Meanwhile, two other hurricanes were nearing North America on Thursday: Katia in the Gulf of Mexico and Hurricane Jose in the open Atlantic. Mexican authorities have issued a warning over Katia in the state of Veracruz, with Irma ripping through the Caribbean and Jose also threatening the tropical islands that appear to lay on his path. On Thursday, however, the French weather service said it will likely bypass land.

'Could be not good, believe me, not good'

In the US, Florida residents braced for the storm after the state's governor, Rick Scott, declared a statewide emergency, warning of the severity of the storm.

"The storm is bigger, faster and stronger than Hurricane Andrew," said Scott, referring to a storm that devastated the state in 1992 and was the costliest to make landfall in the US until Hurricane Katrina in 2005.

US President Donald Trump declared emergencies in Florida, Puerto Rico and the US Virgin Islands, saying Irma "looks like it could be something that could be not good, believe me, not good." US states of Georgia and North and South Carolina also declared a state of emergency on Wednesday.

Irma could become the second major hurricane to make landfall in the US in less than two weeks. Hurricane Harvey struck Texas last week, killing more than 60 people and displacing roughly 1 million.

Three names - one phenomenon

Hurricane, typhoon, and cyclone are actually three names for the same phenomenon. Along the North American coast they are called hurricanes, in East and Southeast Asia they are called typhoons, and near India and Australia they are called cyclones. But despite the different names, they develop in the same way.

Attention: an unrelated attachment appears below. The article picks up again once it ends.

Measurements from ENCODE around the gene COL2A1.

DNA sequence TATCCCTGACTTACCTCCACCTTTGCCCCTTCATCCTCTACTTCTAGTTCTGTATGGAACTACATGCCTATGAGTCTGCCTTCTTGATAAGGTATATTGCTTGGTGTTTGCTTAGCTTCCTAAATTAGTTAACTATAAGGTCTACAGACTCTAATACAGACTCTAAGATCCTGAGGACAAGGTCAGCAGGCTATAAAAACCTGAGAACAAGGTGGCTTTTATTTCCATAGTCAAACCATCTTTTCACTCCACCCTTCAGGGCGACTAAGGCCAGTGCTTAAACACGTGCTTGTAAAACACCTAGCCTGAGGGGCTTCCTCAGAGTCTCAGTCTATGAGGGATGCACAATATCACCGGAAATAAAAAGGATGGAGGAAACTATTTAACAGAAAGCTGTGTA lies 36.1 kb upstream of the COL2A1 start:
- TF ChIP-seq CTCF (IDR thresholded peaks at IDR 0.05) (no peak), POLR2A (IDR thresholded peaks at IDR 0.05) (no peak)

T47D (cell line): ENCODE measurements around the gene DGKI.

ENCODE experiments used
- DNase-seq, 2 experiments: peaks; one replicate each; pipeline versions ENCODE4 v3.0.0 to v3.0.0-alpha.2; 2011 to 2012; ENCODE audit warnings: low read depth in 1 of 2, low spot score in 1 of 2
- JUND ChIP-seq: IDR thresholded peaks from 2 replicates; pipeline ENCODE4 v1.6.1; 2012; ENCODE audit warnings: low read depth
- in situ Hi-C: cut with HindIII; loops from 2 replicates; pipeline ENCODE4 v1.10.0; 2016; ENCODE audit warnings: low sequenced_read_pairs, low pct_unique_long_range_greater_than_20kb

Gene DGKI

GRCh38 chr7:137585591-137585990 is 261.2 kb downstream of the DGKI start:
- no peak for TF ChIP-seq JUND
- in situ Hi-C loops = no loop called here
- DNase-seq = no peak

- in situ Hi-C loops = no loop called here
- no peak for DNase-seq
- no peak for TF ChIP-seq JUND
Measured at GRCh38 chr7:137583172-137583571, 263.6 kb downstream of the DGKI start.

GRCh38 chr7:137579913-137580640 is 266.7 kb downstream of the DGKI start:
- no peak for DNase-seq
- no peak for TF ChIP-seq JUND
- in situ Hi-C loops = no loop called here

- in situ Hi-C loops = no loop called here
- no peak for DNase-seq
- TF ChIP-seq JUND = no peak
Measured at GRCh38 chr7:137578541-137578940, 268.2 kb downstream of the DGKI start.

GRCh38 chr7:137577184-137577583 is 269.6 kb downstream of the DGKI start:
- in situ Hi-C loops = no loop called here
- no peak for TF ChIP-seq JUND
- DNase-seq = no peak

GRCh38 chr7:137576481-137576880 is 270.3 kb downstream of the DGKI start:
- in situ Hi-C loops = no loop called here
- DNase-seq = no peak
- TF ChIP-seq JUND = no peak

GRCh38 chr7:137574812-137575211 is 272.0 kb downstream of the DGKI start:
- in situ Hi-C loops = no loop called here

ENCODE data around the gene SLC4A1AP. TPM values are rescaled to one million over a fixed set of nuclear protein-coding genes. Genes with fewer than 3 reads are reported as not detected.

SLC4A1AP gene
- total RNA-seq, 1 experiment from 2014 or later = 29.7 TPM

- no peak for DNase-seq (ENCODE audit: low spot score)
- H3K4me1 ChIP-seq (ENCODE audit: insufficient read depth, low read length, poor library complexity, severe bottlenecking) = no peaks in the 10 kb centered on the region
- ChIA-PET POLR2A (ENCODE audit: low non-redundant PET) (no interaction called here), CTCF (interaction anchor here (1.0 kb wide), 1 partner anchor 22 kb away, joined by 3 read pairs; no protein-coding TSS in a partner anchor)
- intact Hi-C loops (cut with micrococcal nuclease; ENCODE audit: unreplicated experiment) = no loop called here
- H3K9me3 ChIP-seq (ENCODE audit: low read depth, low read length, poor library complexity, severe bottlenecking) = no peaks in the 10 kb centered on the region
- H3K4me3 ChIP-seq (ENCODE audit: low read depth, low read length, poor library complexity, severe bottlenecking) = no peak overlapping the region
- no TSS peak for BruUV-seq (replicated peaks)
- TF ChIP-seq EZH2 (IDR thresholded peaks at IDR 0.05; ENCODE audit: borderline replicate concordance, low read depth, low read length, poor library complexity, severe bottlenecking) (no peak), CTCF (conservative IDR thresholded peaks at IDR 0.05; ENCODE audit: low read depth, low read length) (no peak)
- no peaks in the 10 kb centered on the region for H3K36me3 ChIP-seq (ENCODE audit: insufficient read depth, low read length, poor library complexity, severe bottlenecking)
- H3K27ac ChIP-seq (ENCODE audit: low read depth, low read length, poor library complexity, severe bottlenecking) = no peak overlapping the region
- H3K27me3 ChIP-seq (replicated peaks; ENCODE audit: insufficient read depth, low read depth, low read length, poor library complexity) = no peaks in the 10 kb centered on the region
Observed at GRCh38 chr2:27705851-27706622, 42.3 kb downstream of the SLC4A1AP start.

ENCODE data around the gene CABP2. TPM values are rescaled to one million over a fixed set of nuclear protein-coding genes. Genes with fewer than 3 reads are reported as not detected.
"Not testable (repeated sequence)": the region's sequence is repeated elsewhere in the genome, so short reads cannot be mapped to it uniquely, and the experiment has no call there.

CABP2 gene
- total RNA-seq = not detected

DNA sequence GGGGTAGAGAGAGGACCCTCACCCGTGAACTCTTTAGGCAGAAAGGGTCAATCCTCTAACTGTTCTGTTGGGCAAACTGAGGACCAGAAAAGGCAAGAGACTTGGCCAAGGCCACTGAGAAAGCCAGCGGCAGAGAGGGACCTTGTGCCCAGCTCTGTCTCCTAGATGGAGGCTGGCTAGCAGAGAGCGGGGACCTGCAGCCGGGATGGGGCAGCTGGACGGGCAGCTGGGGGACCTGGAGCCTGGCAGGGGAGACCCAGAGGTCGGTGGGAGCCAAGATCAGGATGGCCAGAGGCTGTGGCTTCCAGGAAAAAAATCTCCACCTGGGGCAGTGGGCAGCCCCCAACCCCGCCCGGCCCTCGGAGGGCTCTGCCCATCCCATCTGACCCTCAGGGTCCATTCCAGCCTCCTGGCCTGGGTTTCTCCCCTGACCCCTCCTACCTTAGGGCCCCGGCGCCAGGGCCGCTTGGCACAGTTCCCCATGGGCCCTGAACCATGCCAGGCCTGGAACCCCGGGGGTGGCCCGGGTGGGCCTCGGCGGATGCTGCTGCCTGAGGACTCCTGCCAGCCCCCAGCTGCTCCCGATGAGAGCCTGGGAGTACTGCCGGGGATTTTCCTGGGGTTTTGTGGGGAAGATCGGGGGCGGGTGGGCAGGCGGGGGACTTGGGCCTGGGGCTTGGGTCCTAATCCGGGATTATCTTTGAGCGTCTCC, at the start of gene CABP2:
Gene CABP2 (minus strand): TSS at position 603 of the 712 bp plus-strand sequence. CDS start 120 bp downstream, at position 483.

A cyclone is created

Tropical storms develop over oceans when the water temperature is at least 26 degrees Celsius (79 degrees Fahrenheit). As the warm water evaporates and condenses, the air around it heats up and drags cooler air upwards, creating powerful winds.

The eye of the storm

The Earth's rotation causes the air stream to move around the eye of the storm, which can be up to 50 kilometers wide. This area is nearly completely free of clouds and wind.

A storm hits land

When a tropical storm hits a coastline, it becomes weaker due to the lack of warm water. In Australia, "Marcia" was soon downgraded to a category one storm, while "Lam" weakened after striking near Brisbane. Masses of water from the sea often cause the worst damage - as seen here in China after Typhoon Nanmadol in August 2011.

Chaos ensues

Hurricane Sandy was one of the strongest hurricanes ever recorded over the Atlantic Ocean. It caused waves of up to 4 meters high, fires, power outages and broken dykes. Sandy arrived with winds at speeds of more than 145 kilometers per hour. Cuba, New York and New Jersey were particularly affected.

Destructive vortex

Tornadoes however, are non-tropical whirlwinds that can occur anywhere a storm is brewing. Local temperature differences force warm air upwards and cold air down, and a column of warm air rotates upwards at an increasing velocity. Tornadoes are usually only a maximum of 1 kilometer in diameter.

Fastest storms

As the warm air rises, it forms a funnel, the main characteristic of a tornado. Inside the funnel, the speed of the air can be tremendous - up to 500 kilometers per hour. Tornadoes are the fastest whirlwind type of weather phenomenon.

Trail of destruction

A tornado can leave a trail of destruction several kilometers long. In the US Midwest, tornadoes occur several hundred times a year, as dry, cold air from the north hits damp, warm air from the Gulf of Mexico. It's different in other countries - in Germany, for example, tornadoes occasionally occur along the coast.

aw, ls/bw (AP, Reuters, dpa)